Transparency? At no point during the workshop did anyone share with the attendees that Screaming O was videotaping and would be using the tape for their own purposes. Nor did anyone share that Screaming O had paid the expenses for the two experts on the panel. Transparency is a good thing, Hui, but not when you betray the words and hide behind them as an excuse to expose people and put them at risk in their personal lives.

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They may have taken the video down, for now, but as of Friday showed no remorse and no intention of keeping that video out of the public eye. Whether or not they edit out audience members’ voices before they put the video back online remains to be seen and I’ll update here when that happens. 

As someone who was in the audience (and in fact right behind Gideon who was tucked away against the wall, unobtrusive) I can assure you that there was no “full knowledge” and no chance to “object”. Did some of us notice the recording cameras? Yes, absolutely. But because most of us knew Woodhull’s policy due to experiencing it already in other sessions, we assumed that the recording was happening for private use only, perhaps by Woodhull, perhaps by Anne Hodder – but certainly not by Screaming O. Their name wasn’t even brought up, and no one knew who the man in the corner was. NO ONE gave consent, NO ONE had the chance to object.

Mr. Newnham used, incorrectly, the fact that Woodhull passes out color-coded lanyards as proof that “photographs are expected” of the “show” and I can’t even tell you how infuriated that makes me. At least one person who spoke up was wearing a lanyard that meant “no photographs” and furthermore that still doesn’t absolve them from obtaining consent and alerting everyone about their intentions. He is also using the logical bullshit of “implied consent” to absolve them of any wrong-doing. My reaction to that last sentence isn’t something that I can type in words, it’s a sound akin to a really mad Howler Monkey with a face of pure thunder.

I refuse to support a company who lies and violates privacy and consent with abandon. I can’t trust them on ANYTHING anymore. I am absolutely disgusted at Screaming O’s attitude and their actions from Wednesday on. Even if they don’t publicly re-release that video, even if they remove the audience voices if they do re-release it, the point is that they don’t give a shit about privacy and don’t understand consent. As a blogger who is partially anonymous, I can’t ever work with them again due to privacy concerns and my own ethics. I can’t condemn their words and actions harshly enough. I’m frankly so disgusted and enraged that the words coming out right now come off stilted, clinical, and don’t seem to portray what I’m feeling well enough. It’s because I’m so focused right now on getting this information out there so that everyone else can decide for themselves with full knowledge, that I am not letting my own emotions fly too high.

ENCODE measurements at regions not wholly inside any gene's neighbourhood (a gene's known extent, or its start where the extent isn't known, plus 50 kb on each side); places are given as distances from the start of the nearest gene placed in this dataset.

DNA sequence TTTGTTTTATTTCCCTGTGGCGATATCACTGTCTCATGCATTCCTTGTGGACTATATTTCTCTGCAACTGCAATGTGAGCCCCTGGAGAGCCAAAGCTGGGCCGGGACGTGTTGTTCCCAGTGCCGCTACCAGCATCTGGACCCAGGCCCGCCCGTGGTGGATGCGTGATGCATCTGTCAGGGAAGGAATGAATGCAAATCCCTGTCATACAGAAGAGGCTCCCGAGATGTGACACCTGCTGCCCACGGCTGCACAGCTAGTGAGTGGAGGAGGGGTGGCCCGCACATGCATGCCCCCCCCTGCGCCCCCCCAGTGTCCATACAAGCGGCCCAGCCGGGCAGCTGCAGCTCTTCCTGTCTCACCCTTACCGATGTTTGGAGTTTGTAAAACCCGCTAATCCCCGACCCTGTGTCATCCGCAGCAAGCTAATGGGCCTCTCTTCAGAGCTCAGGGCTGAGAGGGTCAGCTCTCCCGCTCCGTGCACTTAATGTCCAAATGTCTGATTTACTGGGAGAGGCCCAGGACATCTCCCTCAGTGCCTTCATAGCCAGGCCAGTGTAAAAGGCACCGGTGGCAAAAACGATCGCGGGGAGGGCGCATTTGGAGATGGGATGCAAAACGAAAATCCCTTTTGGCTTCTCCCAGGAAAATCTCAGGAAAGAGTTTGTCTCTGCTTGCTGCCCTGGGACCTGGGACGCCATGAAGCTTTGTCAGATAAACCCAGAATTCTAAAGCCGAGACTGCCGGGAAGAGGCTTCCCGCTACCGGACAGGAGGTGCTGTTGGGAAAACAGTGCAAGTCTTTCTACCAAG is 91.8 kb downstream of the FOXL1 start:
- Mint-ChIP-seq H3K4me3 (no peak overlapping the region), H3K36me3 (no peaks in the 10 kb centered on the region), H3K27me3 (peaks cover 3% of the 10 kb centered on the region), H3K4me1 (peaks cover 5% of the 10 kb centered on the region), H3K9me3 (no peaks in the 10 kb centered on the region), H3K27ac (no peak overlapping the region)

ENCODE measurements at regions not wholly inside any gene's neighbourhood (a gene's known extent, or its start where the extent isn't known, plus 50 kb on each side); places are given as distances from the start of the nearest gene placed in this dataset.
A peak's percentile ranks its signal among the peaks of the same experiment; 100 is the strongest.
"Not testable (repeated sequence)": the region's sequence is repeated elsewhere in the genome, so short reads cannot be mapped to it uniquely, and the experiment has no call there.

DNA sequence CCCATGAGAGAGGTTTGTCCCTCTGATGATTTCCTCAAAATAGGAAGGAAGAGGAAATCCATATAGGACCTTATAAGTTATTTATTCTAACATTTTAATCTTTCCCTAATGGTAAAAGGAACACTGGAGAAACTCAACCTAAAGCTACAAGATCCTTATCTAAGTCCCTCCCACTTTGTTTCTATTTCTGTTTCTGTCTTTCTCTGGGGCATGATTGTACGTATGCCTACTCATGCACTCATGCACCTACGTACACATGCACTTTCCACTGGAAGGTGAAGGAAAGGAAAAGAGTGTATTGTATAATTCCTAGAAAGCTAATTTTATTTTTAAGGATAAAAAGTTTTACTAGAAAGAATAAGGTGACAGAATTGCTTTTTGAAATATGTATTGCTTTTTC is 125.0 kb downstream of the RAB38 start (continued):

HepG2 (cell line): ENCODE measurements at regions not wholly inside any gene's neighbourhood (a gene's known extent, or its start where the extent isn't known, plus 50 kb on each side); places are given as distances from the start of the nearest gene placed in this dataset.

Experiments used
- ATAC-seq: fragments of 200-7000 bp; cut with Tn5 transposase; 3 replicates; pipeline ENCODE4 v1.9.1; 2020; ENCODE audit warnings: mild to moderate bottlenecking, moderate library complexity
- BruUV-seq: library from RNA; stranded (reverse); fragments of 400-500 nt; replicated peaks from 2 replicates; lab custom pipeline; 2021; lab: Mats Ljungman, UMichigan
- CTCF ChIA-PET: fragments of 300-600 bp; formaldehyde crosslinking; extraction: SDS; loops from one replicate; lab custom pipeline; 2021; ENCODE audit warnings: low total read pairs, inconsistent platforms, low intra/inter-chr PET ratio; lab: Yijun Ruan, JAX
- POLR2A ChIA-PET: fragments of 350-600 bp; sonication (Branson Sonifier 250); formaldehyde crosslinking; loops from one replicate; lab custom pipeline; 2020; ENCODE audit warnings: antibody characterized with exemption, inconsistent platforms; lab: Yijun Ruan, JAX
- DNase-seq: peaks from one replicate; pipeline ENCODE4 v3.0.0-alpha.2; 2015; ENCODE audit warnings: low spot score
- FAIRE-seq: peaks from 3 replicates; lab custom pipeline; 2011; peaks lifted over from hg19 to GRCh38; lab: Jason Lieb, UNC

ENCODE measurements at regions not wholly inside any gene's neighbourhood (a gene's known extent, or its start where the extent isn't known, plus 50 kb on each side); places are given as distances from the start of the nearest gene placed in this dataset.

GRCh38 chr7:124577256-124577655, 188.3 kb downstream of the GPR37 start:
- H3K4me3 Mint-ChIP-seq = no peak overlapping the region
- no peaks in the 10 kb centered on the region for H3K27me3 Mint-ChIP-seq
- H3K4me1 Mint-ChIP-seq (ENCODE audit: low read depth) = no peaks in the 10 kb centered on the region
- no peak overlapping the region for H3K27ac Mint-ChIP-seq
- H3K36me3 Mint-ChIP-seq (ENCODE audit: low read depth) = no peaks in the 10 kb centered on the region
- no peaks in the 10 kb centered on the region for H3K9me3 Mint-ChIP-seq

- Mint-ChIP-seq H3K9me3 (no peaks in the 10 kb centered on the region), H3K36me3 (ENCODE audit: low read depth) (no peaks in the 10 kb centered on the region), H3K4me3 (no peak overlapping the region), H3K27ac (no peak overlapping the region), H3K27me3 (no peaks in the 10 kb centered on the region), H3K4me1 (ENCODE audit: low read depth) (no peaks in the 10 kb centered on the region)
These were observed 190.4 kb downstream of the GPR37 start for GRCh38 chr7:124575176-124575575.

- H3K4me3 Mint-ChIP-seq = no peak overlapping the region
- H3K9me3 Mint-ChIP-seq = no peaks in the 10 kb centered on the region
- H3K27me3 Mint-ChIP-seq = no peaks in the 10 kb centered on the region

After I suspected their material claims were false/inaccurate for years I was ready to re-think my opinion of the company after Anne and a few others got them to lab-test their “SEBS” material and then publicly “admit” that it wasn’t the “silicone blend” they’d insisted it was. Other industry people that I trust told me to trust in Anne and by extension the Screaming O. While I don’t agree with everything Anne and others said in the panel, I still have respect for her and I don’t lay any blame on her for this mess. But now my support for The Screaming O is pulled. I won’t recommend their products.

Fuck you, Screaming O. You are putting people in danger unless you obfuscate the audio of all audience members.

This post doesn’t even begin to touch on how I felt about the contents of the session. That may come later, but I can assure you it has sparked a renewed interest in the flame test. The words from one of the scientists about the flame test talked about things I’ve never even mentioned as a “result that will give you answers”. But I digress. You can read the transcript of the session here, read Ruby’s rant here, Sarah’s rant here and see tweets from the session here.

Comments from audience members are especially welcome here, as I’d like to know if I’m alone in not knowing the truth about those recording cameras.

2:00pm EST – as I’m writing this post I’m notified that TSO changed the wording on their press release, removing the wording that lists them as the sponsor. You can compare this new version to the original.

September 15th – The original press release from Woodhull has been replaced with a much more tempered, legal-sounding press release that notes that Screaming O has removed audience voices from the video and will never release that full, unedited video again. If it appears on third-party sites, they will remove it.  The press release is noted as a “joint statement” and seems to be literally all we’re going to hear from Screaming O on the matter. They do not apologize for their actions, but merely “any confusion that may have resulted” from “miscommunication”. At the bare minimum this result lays to rest most fears of outing from those who were non-consentually included in the original video but I don’t see Screaming O taking any responsibility, expressing any remorse or regret – at least publicly and that’s a big deal. This bare minimum outcome doesn’t remove them from my Blacklist.

 Posted by at 3:19 pm